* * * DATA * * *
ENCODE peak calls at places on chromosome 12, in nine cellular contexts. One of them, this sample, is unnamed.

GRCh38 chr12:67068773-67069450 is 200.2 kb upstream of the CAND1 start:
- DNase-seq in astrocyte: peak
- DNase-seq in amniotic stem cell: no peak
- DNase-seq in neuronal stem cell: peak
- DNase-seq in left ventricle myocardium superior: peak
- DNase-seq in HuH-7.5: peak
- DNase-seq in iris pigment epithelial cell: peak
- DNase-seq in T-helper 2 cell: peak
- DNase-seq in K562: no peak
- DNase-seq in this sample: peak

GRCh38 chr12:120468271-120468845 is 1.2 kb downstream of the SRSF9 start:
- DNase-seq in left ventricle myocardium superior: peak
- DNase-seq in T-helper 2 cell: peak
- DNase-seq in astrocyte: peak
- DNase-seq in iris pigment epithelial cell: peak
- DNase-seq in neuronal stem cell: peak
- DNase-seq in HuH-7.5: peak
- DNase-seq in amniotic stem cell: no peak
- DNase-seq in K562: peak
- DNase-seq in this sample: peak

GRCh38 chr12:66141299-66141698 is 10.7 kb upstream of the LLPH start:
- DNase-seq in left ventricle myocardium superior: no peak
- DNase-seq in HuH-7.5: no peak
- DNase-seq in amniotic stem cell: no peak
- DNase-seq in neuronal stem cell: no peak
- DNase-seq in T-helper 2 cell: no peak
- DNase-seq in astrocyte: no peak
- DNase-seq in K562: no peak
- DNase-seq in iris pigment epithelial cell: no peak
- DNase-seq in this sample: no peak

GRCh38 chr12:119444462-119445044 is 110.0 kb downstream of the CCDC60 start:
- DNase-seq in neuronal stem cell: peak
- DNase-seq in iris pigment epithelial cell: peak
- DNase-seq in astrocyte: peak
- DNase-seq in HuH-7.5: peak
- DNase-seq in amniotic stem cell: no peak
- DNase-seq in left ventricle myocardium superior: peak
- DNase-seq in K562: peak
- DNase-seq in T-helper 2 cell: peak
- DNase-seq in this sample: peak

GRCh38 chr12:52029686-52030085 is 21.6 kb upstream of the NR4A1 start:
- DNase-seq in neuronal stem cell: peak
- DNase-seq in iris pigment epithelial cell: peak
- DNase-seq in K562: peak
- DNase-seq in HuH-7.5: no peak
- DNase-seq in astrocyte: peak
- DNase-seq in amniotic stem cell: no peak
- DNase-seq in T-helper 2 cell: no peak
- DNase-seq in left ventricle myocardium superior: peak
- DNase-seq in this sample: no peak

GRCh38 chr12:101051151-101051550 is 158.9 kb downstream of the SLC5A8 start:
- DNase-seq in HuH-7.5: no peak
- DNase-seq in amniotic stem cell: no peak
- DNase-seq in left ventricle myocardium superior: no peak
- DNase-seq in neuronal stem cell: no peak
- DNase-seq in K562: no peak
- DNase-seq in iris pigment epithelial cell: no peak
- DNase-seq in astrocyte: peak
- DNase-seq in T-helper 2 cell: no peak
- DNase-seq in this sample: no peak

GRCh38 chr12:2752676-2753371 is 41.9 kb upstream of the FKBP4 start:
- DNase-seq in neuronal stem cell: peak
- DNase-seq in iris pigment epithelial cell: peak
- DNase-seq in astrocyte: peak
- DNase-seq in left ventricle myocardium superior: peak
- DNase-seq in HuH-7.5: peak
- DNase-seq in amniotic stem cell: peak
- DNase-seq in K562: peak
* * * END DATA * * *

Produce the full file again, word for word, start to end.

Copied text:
ENCODE peak calls at places on chromosome 12, in nine cellular contexts. One of them, this sample, is unnamed.

GRCh38 chr12:67068773-67069450 is 200.2 kb upstream of the CAND1 start:
- DNase-seq in astrocyte: peak
- DNase-seq in amniotic stem cell: no peak
- DNase-seq in neuronal stem cell: peak
- DNase-seq in left ventricle myocardium superior: peak
- DNase-seq in HuH-7.5: peak
- DNase-seq in iris pigment epithelial cell: peak
- DNase-seq in T-helper 2 cell: peak
- DNase-seq in K562: no peak
- DNase-seq in this sample: peak

GRCh38 chr12:120468271-120468845 is 1.2 kb downstream of the SRSF9 start:
- DNase-seq in left ventricle myocardium superior: peak
- DNase-seq in T-helper 2 cell: peak
- DNase-seq in astrocyte: peak
- DNase-seq in iris pigment epithelial cell: peak
- DNase-seq in neuronal stem cell: peak
- DNase-seq in HuH-7.5: peak
- DNase-seq in amniotic stem cell: no peak
- DNase-seq in K562: peak
- DNase-seq in this sample: peak

GRCh38 chr12:66141299-66141698 is 10.7 kb upstream of the LLPH start:
- DNase-seq in left ventricle myocardium superior: no peak
- DNase-seq in HuH-7.5: no peak
- DNase-seq in amniotic stem cell: no peak
- DNase-seq in neuronal stem cell: no peak
- DNase-seq in T-helper 2 cell: no peak
- DNase-seq in astrocyte: no peak
- DNase-seq in K562: no peak
- DNase-seq in iris pigment epithelial cell: no peak
- DNase-seq in this sample: no peak

GRCh38 chr12:119444462-119445044 is 110.0 kb downstream of the CCDC60 start:
- DNase-seq in neuronal stem cell: peak
- DNase-seq in iris pigment epithelial cell: peak
- DNase-seq in astrocyte: peak
- DNase-seq in HuH-7.5: peak
- DNase-seq in amniotic stem cell: no peak
- DNase-seq in left ventricle myocardium superior: peak
- DNase-seq in K562: peak
- DNase-seq in T-helper 2 cell: peak
- DNase-seq in this sample: peak

GRCh38 chr12:52029686-52030085 is 21.6 kb upstream of the NR4A1 start:
- DNase-seq in neuronal stem cell: peak
- DNase-seq in iris pigment epithelial cell: peak
- DNase-seq in K562: peak
- DNase-seq in HuH-7.5: no peak
- DNase-seq in astrocyte: peak
- DNase-seq in amniotic stem cell: no peak
- DNase-seq in T-helper 2 cell: no peak
- DNase-seq in left ventricle myocardium superior: peak
- DNase-seq in this sample: no peak

GRCh38 chr12:101051151-101051550 is 158.9 kb downstream of the SLC5A8 start:
- DNase-seq in HuH-7.5: no peak
- DNase-seq in amniotic stem cell: no peak
- DNase-seq in left ventricle myocardium superior: no peak
- DNase-seq in neuronal stem cell: no peak
- DNase-seq in K562: no peak
- DNase-seq in iris pigment epithelial cell: no peak
- DNase-seq in astrocyte: peak
- DNase-seq in T-helper 2 cell: no peak
- DNase-seq in this sample: no peak

GRCh38 chr12:2752676-2753371 is 41.9 kb upstream of the FKBP4 start:
- DNase-seq in neuronal stem cell: peak
- DNase-seq in iris pigment epithelial cell: peak
- DNase-seq in astrocyte: peak
- DNase-seq in left ventricle myocardium superior: peak
- DNase-seq in HuH-7.5: peak
- DNase-seq in amniotic stem cell: peak
- DNase-seq in K562: peak